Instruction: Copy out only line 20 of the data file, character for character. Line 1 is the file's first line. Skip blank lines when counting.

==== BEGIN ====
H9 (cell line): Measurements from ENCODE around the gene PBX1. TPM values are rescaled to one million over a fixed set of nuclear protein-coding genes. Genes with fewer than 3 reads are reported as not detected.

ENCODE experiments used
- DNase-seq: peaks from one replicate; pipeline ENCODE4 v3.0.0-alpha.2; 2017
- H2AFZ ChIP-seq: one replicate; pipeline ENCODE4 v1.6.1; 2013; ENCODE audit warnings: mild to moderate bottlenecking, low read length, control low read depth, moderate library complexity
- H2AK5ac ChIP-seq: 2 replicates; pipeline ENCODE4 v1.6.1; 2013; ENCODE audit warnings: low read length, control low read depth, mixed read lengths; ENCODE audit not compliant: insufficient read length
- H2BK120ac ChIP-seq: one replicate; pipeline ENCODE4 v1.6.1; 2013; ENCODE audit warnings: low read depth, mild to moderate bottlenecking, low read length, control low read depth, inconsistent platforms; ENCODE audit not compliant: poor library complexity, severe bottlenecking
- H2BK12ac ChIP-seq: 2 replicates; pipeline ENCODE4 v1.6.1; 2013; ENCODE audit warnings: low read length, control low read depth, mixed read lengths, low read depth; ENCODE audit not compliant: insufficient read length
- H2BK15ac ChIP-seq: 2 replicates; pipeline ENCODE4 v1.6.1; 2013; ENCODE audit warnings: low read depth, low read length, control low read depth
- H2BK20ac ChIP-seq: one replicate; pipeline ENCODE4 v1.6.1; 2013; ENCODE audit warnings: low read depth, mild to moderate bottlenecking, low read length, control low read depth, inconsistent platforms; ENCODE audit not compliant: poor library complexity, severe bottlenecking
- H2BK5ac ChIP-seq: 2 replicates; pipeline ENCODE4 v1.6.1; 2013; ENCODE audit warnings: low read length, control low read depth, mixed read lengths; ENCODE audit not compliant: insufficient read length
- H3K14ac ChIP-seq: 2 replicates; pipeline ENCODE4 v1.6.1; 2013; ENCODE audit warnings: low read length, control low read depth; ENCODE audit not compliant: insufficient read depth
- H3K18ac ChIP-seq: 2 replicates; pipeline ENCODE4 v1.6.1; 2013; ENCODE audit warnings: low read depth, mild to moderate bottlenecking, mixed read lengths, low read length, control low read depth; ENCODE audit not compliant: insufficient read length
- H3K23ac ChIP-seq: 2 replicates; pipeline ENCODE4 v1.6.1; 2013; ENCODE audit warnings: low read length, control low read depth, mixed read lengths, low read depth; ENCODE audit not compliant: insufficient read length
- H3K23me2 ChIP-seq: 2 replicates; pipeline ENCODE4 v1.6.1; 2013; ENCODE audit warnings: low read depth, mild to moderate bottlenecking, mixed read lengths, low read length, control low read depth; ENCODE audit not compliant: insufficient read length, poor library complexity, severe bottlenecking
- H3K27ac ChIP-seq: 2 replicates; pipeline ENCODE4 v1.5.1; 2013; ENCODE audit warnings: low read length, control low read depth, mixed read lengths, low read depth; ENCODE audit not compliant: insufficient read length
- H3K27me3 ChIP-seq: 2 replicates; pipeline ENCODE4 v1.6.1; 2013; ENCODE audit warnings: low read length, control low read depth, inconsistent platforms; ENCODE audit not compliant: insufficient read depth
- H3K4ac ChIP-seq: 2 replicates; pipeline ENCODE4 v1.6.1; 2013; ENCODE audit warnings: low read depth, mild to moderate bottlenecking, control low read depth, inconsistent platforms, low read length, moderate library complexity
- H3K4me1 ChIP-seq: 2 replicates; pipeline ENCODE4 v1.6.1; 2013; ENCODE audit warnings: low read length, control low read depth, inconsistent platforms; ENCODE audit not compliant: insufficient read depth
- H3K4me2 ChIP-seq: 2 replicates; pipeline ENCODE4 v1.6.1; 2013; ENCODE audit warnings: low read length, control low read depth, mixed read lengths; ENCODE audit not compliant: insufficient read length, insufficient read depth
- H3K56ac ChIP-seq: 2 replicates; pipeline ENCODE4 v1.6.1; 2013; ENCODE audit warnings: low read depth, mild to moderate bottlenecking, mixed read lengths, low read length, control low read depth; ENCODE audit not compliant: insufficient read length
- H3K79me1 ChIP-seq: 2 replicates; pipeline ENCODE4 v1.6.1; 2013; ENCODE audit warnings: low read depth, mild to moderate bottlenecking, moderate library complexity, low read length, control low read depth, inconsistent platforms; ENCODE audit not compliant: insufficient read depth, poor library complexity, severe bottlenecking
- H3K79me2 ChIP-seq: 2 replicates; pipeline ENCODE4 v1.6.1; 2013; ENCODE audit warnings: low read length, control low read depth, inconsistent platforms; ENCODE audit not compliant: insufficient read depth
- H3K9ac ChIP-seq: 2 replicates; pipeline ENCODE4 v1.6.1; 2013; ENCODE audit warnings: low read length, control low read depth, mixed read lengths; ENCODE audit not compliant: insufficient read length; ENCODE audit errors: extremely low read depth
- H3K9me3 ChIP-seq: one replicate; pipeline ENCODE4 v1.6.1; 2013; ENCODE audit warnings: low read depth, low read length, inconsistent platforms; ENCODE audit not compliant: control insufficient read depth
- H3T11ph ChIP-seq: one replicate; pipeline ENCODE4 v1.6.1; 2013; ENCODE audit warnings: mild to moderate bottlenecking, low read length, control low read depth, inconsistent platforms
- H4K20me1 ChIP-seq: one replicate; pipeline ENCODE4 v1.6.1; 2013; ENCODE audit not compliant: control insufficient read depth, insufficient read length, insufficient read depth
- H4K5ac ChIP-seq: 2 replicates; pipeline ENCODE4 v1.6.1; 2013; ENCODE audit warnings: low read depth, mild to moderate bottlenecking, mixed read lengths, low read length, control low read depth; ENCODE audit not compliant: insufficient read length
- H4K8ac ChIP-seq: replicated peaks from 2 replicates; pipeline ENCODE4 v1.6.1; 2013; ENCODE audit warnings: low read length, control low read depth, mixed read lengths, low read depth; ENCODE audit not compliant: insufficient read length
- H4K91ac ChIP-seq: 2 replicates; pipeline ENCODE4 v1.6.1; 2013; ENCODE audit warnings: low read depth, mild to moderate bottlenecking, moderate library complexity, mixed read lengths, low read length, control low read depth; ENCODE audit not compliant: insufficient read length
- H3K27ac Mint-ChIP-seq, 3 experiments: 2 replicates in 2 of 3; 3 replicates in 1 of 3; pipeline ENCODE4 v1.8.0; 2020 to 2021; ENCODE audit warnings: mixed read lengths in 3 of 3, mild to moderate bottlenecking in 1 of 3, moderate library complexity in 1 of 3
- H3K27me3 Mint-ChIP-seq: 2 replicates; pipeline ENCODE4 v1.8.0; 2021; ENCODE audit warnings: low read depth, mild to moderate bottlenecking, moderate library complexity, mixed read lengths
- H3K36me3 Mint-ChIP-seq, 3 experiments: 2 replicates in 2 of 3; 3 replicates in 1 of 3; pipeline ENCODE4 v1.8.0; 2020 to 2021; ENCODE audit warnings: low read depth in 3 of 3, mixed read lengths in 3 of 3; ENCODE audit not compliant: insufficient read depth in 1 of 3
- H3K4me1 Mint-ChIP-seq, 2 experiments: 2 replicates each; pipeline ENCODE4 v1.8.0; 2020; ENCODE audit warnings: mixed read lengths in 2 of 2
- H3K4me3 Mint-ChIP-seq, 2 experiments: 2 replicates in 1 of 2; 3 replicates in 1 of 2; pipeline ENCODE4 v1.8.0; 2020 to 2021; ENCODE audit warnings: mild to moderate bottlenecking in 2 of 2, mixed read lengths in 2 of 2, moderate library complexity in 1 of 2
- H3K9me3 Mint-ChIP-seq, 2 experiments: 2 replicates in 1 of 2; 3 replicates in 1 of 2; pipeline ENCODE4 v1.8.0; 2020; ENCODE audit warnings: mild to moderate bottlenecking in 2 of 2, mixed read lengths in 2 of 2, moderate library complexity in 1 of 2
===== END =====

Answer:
- H3K56ac ChIP-seq: 2 replicates; pipeline ENCODE4 v1.6.1; 2013; ENCODE audit warnings: low read depth, mild to moderate bottlenecking, mixed read lengths, low read length, control low read depth; ENCODE audit not compliant: insufficient read length